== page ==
In his first post, Conover argued that drawing inferences from observational studies about whether covering the uninsured will save lives is a fool’s errand . Quasi-experimental studies hypothetically provide a better tool for figuring out whether insurance coverage reduces mortality risks. Unfortunately, the two studies we have available are very unreliable instruments for figuring this out.
That said, based on the two studies reviewed, Conover cannot rule out the possibility of “excess deaths” in the event some people lost coverage as a result of repeal-and-replace efforts. Ironically, because the lion’s share of coverage gains under Obamacare has been through Medicaid, the New York study arguably is the most appropriate one to use to determine the effects of repeal. However, it is less credible than the Massachusetts study in terms of how much confidence anyone should have in its results.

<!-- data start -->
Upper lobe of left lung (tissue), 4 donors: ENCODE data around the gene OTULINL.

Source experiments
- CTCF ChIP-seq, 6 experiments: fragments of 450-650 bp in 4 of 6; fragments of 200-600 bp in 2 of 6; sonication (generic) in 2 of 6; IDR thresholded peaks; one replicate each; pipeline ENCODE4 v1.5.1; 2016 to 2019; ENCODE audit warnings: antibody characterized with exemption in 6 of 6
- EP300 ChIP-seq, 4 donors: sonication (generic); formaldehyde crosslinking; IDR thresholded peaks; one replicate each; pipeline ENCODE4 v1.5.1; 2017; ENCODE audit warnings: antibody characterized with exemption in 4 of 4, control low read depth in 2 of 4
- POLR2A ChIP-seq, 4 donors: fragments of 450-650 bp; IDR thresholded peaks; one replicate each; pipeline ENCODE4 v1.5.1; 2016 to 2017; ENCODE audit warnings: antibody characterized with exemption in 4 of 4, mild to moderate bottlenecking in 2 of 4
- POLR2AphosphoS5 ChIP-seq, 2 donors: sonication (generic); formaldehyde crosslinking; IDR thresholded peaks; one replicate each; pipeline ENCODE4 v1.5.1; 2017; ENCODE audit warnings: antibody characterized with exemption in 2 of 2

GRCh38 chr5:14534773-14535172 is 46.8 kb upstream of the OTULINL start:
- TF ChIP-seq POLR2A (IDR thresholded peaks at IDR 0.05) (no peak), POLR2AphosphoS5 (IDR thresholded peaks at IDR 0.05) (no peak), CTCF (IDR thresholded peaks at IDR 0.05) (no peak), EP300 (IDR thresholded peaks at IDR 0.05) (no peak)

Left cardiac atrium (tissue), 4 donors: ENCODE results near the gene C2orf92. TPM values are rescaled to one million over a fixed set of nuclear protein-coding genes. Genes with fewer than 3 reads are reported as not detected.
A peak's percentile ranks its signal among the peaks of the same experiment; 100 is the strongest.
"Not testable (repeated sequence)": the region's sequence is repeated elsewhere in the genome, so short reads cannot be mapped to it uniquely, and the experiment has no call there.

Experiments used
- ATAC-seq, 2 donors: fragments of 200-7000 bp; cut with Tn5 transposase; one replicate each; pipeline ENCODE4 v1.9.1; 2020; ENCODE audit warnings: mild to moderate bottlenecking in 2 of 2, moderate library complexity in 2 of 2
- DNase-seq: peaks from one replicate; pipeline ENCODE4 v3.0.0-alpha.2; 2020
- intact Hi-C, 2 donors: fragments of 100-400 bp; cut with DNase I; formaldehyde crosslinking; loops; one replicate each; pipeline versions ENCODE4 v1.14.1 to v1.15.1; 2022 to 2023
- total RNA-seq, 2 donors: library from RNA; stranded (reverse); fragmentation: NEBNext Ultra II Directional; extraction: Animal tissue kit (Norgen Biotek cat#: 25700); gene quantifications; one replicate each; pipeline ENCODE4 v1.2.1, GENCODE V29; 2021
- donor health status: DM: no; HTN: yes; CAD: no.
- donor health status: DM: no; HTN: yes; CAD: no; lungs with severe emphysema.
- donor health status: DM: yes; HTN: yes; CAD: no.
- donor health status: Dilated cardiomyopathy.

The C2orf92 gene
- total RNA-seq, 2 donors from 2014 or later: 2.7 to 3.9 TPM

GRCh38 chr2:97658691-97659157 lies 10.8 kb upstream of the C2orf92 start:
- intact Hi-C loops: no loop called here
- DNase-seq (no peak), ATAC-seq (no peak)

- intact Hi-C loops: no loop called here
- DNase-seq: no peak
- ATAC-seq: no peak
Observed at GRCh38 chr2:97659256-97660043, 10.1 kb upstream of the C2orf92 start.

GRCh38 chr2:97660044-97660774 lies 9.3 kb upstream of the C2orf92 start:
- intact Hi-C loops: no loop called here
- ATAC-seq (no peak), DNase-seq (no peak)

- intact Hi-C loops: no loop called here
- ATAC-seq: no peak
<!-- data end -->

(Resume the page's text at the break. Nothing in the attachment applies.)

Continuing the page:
In short, beware of anyone who claims we will lose 1 life for every 435 newly uninsured. 1 life for every 830 people is more believable, but even that is exaggerated and is far more likely to apply to those gaining private coverage than those enrolling in Medicaid. Unfortunately, the current state of science does not provide a very solid basis for guessing how much this estimate is inflated.
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